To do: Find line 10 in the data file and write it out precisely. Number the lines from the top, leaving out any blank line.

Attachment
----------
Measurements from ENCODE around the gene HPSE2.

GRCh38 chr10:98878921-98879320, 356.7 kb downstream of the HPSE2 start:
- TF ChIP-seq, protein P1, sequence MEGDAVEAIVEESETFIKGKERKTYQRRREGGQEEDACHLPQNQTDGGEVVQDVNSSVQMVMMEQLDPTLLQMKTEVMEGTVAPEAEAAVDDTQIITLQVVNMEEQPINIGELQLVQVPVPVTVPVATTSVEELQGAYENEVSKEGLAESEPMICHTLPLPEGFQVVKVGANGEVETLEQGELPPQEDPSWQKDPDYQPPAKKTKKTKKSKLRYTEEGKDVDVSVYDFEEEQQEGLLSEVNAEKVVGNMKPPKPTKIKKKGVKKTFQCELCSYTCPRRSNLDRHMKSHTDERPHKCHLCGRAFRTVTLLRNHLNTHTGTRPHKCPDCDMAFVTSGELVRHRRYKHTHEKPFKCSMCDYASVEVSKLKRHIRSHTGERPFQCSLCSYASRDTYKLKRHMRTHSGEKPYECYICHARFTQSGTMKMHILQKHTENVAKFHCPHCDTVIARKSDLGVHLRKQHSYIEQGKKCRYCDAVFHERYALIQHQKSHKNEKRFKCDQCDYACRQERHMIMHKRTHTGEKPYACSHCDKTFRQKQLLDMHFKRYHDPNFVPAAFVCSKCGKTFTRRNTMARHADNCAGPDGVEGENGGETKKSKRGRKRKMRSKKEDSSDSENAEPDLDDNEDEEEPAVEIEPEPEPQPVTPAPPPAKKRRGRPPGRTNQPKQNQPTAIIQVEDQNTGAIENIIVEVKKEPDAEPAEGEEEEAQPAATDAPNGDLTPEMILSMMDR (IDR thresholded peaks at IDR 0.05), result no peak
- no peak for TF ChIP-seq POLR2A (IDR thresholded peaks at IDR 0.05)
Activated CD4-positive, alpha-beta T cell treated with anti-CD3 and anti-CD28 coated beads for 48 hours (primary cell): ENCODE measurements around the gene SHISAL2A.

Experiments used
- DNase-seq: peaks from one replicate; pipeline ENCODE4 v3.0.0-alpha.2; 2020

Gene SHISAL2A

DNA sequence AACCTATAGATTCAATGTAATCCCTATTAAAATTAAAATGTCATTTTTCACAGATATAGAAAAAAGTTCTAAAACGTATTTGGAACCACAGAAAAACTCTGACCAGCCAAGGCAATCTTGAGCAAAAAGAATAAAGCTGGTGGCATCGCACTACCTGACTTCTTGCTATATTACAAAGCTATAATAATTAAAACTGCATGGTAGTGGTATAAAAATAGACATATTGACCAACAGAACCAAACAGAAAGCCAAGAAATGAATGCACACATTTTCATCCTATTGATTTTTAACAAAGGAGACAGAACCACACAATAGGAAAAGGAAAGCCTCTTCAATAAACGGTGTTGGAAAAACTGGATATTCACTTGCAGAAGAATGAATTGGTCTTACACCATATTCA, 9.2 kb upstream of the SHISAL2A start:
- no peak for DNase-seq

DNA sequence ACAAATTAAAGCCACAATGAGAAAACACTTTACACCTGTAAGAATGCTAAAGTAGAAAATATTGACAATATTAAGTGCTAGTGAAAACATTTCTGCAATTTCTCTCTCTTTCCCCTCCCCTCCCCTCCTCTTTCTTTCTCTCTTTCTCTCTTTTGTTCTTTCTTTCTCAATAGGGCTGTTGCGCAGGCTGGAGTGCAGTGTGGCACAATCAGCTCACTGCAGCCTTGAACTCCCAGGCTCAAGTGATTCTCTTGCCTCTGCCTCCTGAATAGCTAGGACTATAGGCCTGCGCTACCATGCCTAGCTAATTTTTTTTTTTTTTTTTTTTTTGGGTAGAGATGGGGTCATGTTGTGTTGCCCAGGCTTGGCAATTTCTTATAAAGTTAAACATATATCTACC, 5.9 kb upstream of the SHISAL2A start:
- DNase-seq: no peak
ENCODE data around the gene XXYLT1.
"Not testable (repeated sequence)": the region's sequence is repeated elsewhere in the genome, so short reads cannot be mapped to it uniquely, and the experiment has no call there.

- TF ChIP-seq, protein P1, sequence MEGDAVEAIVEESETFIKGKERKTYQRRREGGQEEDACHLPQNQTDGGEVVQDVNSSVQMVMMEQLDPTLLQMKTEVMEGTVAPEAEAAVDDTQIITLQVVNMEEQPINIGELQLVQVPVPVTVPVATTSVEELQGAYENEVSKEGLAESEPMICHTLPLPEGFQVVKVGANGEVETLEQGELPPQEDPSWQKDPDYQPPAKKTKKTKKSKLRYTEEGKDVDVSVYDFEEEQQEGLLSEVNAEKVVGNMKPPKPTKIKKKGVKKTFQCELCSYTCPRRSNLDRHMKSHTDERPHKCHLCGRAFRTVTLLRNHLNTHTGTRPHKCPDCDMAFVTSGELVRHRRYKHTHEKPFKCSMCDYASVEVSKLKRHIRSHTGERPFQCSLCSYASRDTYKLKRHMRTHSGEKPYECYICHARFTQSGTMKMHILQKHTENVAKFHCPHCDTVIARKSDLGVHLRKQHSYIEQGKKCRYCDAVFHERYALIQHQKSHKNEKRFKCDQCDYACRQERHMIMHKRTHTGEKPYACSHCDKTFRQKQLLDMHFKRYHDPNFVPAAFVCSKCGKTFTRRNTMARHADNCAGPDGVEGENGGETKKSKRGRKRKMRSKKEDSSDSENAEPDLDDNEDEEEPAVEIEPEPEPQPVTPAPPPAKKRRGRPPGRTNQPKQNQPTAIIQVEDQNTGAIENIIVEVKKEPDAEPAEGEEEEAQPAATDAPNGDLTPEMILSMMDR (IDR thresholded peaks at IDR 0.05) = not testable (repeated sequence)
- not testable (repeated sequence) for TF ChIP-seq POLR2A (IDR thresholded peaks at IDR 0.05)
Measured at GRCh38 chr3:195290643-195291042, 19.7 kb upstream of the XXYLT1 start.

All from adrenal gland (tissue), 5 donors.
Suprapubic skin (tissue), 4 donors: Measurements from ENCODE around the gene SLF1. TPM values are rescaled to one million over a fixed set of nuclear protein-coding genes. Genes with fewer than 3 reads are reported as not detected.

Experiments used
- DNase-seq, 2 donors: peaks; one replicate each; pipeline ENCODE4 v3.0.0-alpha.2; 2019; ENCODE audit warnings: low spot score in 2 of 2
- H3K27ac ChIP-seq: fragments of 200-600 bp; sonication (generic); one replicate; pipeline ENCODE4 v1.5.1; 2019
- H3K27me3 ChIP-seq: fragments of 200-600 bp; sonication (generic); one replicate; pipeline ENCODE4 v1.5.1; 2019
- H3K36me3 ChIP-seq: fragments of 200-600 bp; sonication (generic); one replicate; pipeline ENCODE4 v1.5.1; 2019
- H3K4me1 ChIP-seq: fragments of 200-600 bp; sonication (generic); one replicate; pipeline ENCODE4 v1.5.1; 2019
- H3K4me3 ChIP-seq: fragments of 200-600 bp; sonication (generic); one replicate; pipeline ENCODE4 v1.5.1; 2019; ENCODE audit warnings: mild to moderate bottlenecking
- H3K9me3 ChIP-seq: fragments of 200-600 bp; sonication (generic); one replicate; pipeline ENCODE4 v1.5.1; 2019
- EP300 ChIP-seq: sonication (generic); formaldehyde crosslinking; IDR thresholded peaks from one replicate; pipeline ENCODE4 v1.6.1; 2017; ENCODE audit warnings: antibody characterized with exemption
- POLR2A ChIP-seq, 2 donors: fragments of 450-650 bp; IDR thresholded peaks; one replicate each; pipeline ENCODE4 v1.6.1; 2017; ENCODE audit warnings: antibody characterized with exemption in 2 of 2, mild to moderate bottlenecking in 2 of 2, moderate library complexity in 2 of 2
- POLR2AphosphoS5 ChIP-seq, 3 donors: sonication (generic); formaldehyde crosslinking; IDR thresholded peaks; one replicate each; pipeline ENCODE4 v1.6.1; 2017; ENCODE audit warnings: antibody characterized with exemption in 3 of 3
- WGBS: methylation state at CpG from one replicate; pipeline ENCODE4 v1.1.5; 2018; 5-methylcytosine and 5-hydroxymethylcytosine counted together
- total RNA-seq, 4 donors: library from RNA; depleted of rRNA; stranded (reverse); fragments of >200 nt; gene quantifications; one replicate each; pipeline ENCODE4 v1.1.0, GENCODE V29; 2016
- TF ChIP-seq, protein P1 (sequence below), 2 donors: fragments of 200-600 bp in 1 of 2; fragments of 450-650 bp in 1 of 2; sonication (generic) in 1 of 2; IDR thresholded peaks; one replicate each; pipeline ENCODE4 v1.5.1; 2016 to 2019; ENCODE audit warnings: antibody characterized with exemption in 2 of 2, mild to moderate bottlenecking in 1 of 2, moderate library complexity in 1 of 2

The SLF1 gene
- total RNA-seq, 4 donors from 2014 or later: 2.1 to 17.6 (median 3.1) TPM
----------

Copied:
- no peak for DNase-seq